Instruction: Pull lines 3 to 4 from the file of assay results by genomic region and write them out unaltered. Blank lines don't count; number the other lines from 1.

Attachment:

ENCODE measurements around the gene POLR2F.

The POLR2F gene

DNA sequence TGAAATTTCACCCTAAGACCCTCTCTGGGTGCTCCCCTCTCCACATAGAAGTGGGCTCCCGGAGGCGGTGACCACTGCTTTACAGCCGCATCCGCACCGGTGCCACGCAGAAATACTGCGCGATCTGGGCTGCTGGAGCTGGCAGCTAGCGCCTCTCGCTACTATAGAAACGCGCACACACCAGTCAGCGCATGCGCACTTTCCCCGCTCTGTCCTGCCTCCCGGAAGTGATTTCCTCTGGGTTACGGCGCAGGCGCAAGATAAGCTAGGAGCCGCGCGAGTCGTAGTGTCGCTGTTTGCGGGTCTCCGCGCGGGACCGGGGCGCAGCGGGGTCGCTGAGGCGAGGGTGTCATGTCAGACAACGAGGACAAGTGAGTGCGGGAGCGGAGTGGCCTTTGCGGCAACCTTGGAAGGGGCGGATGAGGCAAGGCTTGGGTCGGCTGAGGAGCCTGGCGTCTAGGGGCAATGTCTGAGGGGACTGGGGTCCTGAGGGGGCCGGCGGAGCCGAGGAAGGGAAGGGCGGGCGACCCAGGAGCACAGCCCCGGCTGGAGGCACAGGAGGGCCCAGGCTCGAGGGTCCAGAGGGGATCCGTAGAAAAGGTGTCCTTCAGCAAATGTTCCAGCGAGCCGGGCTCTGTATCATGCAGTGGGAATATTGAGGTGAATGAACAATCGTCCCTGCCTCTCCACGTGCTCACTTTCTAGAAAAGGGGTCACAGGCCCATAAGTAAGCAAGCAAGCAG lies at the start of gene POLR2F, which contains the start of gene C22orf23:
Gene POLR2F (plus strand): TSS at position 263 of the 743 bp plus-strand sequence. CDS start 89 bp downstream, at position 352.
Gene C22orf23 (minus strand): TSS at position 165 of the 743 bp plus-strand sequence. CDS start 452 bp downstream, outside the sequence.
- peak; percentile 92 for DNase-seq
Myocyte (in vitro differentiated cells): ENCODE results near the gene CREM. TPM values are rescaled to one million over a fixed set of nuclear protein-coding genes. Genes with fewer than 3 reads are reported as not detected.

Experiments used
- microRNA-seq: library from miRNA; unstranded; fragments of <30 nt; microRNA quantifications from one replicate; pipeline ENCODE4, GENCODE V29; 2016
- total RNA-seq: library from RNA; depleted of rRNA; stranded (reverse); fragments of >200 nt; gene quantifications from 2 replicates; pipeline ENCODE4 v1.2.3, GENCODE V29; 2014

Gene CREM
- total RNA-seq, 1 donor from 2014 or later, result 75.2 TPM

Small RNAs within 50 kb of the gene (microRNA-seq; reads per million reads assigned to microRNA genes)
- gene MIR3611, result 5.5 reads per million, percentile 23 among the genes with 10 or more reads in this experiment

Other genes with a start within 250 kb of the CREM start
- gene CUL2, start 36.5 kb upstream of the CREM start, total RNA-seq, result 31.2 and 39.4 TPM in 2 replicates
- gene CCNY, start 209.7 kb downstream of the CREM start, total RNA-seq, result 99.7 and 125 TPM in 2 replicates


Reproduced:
DNA sequence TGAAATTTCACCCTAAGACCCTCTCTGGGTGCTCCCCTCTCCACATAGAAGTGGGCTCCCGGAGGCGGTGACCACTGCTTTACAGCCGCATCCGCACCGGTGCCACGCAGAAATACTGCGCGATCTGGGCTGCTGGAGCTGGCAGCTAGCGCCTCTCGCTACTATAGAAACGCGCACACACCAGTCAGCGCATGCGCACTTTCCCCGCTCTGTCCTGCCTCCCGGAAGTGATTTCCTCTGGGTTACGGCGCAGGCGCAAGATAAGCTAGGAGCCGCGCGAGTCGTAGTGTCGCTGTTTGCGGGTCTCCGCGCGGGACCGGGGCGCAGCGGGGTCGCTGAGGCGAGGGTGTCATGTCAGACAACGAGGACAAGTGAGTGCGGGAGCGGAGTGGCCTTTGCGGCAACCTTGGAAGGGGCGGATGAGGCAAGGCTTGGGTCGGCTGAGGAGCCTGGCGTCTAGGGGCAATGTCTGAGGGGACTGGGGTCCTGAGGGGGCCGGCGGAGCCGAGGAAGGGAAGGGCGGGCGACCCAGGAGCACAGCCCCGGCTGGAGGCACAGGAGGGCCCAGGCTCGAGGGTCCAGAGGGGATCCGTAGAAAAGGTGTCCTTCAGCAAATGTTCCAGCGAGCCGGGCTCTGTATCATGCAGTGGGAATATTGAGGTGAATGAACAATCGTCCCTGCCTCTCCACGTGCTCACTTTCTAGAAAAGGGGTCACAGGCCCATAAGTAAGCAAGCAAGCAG lies at the start of gene POLR2F, which contains the start of gene C22orf23:
Gene POLR2F (plus strand): TSS at position 263 of the 743 bp plus-strand sequence. CDS start 89 bp downstream, at position 352.